When President Biden took office, he sent several signals that he was ready to take on increasing corporate concentration. Among the clearest was appointing the consumer advocate Lina Khan — a prominent critic of monopoly power — to lead the Federal Trade Commission.
Instead, the takeovers have persisted under Biden’s watch. Last week brought the latest evidence that reducing corporate concentration will be more difficult than Biden might have hoped: U.S. courts rejected the F.T.C.’s attempts to block Microsoft from absorbing the video game company Activision Blizzard. Microsoft could finalize the deal in the coming months; a key deadline was extended this week.
The merger would be by far the biggest ever in video games, after adjusting for inflation. The game industry now accounts for significant chunks of the economy. It is larger than music, U.S. book publishing and North American sports combined. Microsoft’s game division and Activision Blizzard each make more money annually than all U.S. movie theaters. The two companies are among the biggest in games, as this chart by my colleague Ashley Wu shows:
The F.T.C. said that the Microsoft-Activision merger was anticompetitive and sued to stop it. The agency argued that the merger would give Microsoft, maker of the game console Xbox, too big of an advantage over its rival Sony, the maker of PlayStation. Of particular interest was Activision’s massive franchise, Call of Duty. A new edition of Call of Duty is consistently one of the best-selling games on Xbox and PlayStation each year. But if Microsoft owns Call of Duty, it could make the game exclusive to Xbox and rob Sony of one of gaming’s biggest attractions.
To address those concerns, Microsoft promised that it would put Call of Duty games on PlayStations for 10 more years. That was one reason the courts ruled against the F.T.C.: They found the agency had not shown that the deal would likely hurt competition.
With their ruling, the courts are allowing another big merger that will further consolidate a major industry. Many experts say that trend is ultimately hurting consumers by diminishing the kind of competition that lowers prices and improves quality for goods and services, even if the F.T.C. wasn’t able to prove all of that in this case.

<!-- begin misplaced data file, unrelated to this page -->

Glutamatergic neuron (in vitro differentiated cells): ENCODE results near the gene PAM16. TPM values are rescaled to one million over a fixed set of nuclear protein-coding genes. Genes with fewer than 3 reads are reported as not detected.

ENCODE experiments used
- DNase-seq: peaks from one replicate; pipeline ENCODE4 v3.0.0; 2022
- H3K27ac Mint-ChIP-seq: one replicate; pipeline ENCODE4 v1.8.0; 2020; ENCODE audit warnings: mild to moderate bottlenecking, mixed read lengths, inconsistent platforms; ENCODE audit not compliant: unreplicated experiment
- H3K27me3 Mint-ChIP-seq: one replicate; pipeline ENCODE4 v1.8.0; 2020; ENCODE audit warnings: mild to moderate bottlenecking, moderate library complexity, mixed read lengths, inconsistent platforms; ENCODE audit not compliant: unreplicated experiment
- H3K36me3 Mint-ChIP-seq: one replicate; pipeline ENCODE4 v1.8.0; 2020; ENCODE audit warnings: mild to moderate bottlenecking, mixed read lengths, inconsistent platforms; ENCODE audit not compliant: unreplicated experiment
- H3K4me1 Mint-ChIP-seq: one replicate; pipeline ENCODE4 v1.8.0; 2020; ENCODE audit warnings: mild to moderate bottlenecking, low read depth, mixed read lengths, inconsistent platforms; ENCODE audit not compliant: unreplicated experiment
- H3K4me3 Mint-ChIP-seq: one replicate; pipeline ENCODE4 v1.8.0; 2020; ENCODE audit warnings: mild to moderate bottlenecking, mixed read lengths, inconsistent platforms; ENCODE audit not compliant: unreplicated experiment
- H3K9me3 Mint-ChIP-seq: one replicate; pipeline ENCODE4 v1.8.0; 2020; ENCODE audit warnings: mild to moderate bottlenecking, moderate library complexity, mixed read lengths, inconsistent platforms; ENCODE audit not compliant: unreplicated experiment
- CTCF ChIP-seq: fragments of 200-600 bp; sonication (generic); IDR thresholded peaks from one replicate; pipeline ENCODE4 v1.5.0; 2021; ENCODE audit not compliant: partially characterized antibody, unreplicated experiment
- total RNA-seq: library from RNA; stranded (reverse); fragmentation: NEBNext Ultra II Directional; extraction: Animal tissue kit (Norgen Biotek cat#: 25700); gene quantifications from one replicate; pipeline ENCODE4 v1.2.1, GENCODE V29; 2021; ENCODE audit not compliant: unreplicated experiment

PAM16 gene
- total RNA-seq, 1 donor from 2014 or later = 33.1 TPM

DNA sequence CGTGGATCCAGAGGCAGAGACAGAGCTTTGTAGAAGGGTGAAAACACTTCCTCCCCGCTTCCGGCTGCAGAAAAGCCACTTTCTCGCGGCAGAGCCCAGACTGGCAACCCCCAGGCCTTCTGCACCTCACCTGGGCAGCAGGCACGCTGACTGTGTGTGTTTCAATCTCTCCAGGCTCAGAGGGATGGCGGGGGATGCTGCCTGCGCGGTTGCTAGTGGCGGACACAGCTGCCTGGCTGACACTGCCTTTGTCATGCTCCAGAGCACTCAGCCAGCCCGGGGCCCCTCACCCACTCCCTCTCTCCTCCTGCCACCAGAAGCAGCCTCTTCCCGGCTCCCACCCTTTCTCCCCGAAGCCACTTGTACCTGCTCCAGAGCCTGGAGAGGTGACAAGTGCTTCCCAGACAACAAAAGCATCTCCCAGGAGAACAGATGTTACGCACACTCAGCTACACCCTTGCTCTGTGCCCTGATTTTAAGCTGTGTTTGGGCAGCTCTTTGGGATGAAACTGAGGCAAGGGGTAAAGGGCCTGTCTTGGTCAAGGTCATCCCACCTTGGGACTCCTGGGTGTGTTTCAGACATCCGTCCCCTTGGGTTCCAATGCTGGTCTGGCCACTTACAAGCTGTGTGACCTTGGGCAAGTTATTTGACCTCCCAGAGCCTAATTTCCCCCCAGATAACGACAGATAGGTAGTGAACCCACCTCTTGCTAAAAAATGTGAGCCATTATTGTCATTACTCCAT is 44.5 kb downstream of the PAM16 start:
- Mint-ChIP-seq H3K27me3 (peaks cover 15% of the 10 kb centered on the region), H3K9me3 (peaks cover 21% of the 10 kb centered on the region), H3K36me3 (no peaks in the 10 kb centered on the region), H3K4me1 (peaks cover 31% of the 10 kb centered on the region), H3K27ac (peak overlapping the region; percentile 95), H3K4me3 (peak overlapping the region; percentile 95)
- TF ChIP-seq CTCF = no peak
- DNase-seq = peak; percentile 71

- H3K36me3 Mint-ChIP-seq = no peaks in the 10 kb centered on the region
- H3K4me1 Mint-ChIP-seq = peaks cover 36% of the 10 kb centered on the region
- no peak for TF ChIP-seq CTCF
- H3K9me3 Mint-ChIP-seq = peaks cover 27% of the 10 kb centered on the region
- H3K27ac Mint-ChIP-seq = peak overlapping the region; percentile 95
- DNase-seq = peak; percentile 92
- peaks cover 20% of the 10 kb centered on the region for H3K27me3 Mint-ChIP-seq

Let’s zoom out. In the past several decades, markets have become more concentrated. The very biggest companies dominate most industries, as this chart shows:
Why does this matter? In simple terms, a lack of competition lets companies lower wages, increase prices and dilute the quality of their products. A classic example is internet service: Many Americans live in places with only one or two providers. These companies keep prices high, the internet can be spotty and the customer service is often bad. Since customers don’t have alternatives, providers can get away with those faults.
Corporate concentration deepens that kind of problem, experts say. One economist concluded that market concentration costs the typical American household more than $5,000 a year. Progressives like Khan have argued that regulators need to take the issue more seriously.
Courts push back
The Biden administration released guidelines this week that seek to toughen antitrust law, which restricts anticompetitive practices. Under Khan, the F.T.C. has also pushed courts to effectively lower the burden of proof required to show that a merger is anticompetitive. There is merit to that approach, some experts argue: U.S. courts have raised the bar very high over the past few decades, surpassing standards in the U.K. and much of Europe.
“We can convict someone and send him to prison for murder on the basis of circumstantial evidence,” said Douglas Melamed, an expert on antitrust issues at Stanford Law School. “But it often seems that courts will not let plaintiffs win an antitrust case based on circumstantial evidence.”
The F.T.C. has yet to persuade the courts to ease their standards. The agency’s loss in the Microsoft-Activision case is the latest example. It also failed to block Meta’s acquisition of a virtual reality firm, Within. And it has even lost in its own administrative court, which ruled in favor of the gene-sequencing company Illumina in its acquisition of the firm Grail.
Khan’s cause still has potential. The last major shift in antitrust law, in the 1970s, came after decades of work by conservatives to push the law and courts in their direction. The movement that Khan helped popularize among progressives is only a few years old. If it persuades more of the public and, most importantly, judges, it could eventually succeed.
Related: The F.T.C.’s defeats have prompted fresh questions about Khan’s strategy. “All these court losses are making their threats look more like a paper tiger,” one chief executive said.
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